The Oregon State University Sesquicentennial Oral History Project

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A Remembrance of William Appleman Williams

An interview with Bill Robbins conducted by Chris Petersen.

March 27, 2012


William Appleman Williams was born in 1921 in Atlantic, Iowa. A graduate of Kemper Military Academy in Boonville, Missouri, and later of the Naval Academy in Annapolis, he served as an officer in the Pacific during World War II, receiving an honorable discharge and a Purple Heart at war's end.

Williams went on to the University of Wisconsin, where he took his Master's and Ph.D. degrees in History. Before coming to Oregon State University in 1968, he taught in Madison, in the process establishing the "Wisconsin School" of diplomatic history. During his career he was a Distinguished Fulbright Scholar at the University of Melbourne and, in 1979, was elected President of the Organization of American Historians. He retired from OSU in 1986 to his coastal home at Waldport, Oregon. On March 6, 1990, Williams died of cancer at the age of 69. Nine years later The Modern Library named his volume, The Contours of American History, one of the 100 Best Non-Fiction Books Written in English in the 20th Century.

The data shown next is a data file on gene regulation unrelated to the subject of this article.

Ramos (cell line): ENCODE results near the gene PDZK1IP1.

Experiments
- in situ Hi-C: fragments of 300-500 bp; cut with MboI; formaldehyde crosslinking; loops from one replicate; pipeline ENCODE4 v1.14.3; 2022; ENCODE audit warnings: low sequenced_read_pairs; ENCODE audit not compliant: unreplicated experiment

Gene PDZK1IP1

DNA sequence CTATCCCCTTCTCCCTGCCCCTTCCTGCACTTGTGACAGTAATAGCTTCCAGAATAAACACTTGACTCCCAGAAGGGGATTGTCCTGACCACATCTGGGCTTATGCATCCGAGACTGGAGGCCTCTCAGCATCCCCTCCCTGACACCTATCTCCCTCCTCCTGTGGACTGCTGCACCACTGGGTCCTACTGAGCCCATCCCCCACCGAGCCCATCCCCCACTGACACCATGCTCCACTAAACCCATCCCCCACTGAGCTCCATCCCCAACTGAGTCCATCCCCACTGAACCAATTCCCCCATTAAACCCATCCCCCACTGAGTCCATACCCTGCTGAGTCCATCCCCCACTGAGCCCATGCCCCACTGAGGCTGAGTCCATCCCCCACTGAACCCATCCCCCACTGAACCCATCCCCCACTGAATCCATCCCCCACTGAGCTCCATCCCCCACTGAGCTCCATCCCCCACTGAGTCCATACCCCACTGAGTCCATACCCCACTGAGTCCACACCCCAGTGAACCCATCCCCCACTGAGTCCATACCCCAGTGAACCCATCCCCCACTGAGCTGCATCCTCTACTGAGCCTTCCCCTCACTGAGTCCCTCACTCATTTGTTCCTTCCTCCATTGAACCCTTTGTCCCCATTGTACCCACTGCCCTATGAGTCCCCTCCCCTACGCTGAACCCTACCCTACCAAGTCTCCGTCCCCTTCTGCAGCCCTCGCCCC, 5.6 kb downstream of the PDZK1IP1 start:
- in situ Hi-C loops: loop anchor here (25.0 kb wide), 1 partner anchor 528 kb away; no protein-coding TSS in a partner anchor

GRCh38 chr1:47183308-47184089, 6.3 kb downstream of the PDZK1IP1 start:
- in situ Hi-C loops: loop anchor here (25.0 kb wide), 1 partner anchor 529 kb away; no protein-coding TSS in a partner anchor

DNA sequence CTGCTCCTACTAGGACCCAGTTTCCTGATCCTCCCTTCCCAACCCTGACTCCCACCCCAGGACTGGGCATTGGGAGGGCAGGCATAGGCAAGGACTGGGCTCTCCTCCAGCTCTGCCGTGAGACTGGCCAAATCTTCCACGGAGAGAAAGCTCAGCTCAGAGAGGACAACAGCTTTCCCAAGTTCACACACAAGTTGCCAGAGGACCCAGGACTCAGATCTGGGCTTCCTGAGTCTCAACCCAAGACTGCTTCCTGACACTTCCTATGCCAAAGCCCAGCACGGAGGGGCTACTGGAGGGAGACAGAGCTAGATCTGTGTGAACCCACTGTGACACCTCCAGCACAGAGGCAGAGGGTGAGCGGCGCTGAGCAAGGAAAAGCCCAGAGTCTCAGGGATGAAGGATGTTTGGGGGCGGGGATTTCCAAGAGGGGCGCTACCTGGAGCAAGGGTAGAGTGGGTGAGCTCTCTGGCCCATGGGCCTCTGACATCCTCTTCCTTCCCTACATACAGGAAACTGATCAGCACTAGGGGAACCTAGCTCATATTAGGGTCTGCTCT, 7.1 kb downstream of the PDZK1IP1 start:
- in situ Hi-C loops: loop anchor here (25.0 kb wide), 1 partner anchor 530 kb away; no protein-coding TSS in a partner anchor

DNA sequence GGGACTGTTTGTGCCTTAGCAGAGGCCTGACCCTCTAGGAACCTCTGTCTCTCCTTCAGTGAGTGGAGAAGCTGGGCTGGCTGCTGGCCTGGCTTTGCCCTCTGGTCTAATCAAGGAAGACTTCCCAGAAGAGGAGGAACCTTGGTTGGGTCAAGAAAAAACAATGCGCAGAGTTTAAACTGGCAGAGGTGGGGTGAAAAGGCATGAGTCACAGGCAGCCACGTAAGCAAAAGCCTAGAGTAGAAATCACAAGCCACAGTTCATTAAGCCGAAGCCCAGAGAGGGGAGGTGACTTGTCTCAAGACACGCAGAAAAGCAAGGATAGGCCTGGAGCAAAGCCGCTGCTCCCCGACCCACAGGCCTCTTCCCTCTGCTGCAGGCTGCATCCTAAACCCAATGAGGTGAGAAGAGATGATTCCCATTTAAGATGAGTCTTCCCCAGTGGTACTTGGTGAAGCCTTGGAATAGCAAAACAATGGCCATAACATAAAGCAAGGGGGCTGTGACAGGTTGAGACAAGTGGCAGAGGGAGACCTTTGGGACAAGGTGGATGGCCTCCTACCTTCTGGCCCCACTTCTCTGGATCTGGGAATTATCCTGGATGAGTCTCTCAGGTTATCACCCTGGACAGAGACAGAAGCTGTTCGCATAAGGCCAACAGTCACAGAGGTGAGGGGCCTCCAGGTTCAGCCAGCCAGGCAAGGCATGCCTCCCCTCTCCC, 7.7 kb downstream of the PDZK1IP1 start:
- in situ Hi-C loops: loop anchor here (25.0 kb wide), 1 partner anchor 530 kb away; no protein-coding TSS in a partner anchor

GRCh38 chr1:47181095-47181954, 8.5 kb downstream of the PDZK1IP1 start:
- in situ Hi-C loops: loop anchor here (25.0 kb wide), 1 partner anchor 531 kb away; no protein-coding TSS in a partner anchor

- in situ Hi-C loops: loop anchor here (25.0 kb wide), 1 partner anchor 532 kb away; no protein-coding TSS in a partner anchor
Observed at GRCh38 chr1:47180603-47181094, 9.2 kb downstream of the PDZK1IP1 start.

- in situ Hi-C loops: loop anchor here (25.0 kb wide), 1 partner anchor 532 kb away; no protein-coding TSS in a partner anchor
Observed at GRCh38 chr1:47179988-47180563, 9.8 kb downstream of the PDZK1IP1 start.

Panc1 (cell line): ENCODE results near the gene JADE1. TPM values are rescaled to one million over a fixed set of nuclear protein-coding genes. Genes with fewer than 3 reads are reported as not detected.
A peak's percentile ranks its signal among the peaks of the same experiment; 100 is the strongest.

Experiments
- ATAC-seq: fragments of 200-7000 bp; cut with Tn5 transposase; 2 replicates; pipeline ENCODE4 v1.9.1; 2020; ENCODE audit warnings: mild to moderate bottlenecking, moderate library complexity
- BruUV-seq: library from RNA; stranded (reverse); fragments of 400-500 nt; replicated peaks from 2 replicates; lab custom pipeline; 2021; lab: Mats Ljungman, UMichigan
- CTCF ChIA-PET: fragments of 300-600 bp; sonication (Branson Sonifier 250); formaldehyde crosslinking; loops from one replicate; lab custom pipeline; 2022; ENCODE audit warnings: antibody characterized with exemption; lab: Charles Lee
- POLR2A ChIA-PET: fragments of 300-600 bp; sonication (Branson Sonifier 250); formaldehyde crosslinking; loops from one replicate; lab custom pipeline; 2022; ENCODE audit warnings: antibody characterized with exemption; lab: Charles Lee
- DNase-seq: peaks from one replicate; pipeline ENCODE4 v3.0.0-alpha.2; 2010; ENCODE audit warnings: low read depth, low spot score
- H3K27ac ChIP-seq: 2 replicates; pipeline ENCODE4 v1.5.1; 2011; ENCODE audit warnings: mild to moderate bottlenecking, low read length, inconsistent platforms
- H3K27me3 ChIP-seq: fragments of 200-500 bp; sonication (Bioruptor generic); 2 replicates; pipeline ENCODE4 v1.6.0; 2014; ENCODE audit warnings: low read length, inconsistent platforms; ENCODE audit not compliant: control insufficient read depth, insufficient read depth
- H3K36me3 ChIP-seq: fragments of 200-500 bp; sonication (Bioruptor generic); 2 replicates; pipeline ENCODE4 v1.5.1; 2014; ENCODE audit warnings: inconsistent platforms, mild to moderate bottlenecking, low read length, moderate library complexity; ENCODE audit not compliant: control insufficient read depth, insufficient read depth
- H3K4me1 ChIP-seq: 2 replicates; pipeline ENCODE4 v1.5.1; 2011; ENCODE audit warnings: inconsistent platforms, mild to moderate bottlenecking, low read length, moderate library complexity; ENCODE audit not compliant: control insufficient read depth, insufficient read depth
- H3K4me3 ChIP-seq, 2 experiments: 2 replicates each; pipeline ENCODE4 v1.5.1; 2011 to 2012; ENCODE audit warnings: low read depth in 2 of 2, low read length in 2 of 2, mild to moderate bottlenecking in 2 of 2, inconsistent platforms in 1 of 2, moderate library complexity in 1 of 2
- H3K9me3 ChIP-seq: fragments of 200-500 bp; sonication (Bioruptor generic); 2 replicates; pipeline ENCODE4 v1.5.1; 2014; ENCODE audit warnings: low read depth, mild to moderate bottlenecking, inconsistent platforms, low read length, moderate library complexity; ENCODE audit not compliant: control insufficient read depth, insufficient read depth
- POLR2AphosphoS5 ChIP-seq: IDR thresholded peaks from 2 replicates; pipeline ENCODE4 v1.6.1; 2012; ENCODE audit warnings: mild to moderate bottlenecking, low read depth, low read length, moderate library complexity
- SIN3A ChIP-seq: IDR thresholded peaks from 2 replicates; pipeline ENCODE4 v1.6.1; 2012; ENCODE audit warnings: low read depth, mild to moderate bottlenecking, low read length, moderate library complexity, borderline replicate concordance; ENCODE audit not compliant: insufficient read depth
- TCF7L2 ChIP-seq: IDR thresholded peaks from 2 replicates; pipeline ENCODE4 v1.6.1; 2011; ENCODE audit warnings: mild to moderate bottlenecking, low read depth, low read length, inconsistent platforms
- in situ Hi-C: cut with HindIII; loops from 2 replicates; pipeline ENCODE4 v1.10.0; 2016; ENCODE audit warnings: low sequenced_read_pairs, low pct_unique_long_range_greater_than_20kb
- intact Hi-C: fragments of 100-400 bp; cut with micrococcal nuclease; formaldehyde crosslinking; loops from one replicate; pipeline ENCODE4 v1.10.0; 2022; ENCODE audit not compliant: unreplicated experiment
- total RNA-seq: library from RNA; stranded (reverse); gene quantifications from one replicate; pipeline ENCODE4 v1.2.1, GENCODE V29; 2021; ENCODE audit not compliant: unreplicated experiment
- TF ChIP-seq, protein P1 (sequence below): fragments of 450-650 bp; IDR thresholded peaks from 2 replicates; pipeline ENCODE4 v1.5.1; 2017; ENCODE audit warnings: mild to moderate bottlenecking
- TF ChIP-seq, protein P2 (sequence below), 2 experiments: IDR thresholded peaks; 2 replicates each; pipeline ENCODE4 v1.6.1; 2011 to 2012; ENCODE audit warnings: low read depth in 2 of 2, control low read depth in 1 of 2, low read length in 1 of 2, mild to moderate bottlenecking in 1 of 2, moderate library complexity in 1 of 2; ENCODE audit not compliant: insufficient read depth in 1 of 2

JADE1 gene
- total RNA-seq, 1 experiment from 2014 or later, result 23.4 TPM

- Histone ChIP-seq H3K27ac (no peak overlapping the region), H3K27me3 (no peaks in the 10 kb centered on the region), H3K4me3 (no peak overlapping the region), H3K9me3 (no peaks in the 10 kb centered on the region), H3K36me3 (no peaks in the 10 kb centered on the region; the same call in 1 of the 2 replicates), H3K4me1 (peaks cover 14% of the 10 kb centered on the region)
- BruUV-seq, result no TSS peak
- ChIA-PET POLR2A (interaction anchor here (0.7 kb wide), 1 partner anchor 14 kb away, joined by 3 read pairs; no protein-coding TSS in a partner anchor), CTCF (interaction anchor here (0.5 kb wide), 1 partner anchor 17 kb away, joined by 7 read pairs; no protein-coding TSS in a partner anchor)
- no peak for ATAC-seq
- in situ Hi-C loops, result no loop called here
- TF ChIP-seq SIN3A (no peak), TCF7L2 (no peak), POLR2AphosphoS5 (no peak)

Indeed, Williams was a prolific and influential writer. His revisionist works - particularly The Tragedy of American Diplomacy (1959) - challenged prevailing views of American history, decrying the United States as an imperialist power intent on expressing its economic and ideological will around the globe. Hailed by Eugene Genovese as "the best historian the Left has produced in this country," the genially combative professor termed himself a radical, isolated from the center of American intellectual life. He was particularly critical of US foreign policy, especially America's role in the Cold War and in Vietnam. In the estimation of Gore Vidal, Williams was "the best school teacher who ever taught history in Oregon."

William G. Robbins (b. 1935), a close friend and colleague of Williams, served as a faculty member in the Oregon State University History Department from 1971 until his retirement, in 1999, as Distinguished Professor Emeritus of History. Robbins earned his B.S. from Western Connecticut State College and his M.A. and Ph.D. degrees from the University of Oregon. Robbins was named a Distinguished Professor at OSU in 1997.

Specializing in the history of the western United States from an economic and environmental perspective, Robbins has written extensively on the history of Oregon and the Pacific Northwest. His books include Hard Times in Paradise: Coos Bay, Oregon, 1850-1896 (1988); Landscapes of Promise: The Oregon Story, 1800-1940 (1997); Landscapes of Conflict: The Oregon Story, 1940-2000 (2004); and The Great Northwest: The Search for Regional Identity (2001). His 2005 book, Oregon: This Storied Land was a finalist for the 2006 Oregon Book Award in general non-fiction. His most recent book is a biography, A Man for All Seasons: Monroe Sweetland and the Liberal Paradox, published in 2015 by the Oregon State University Press.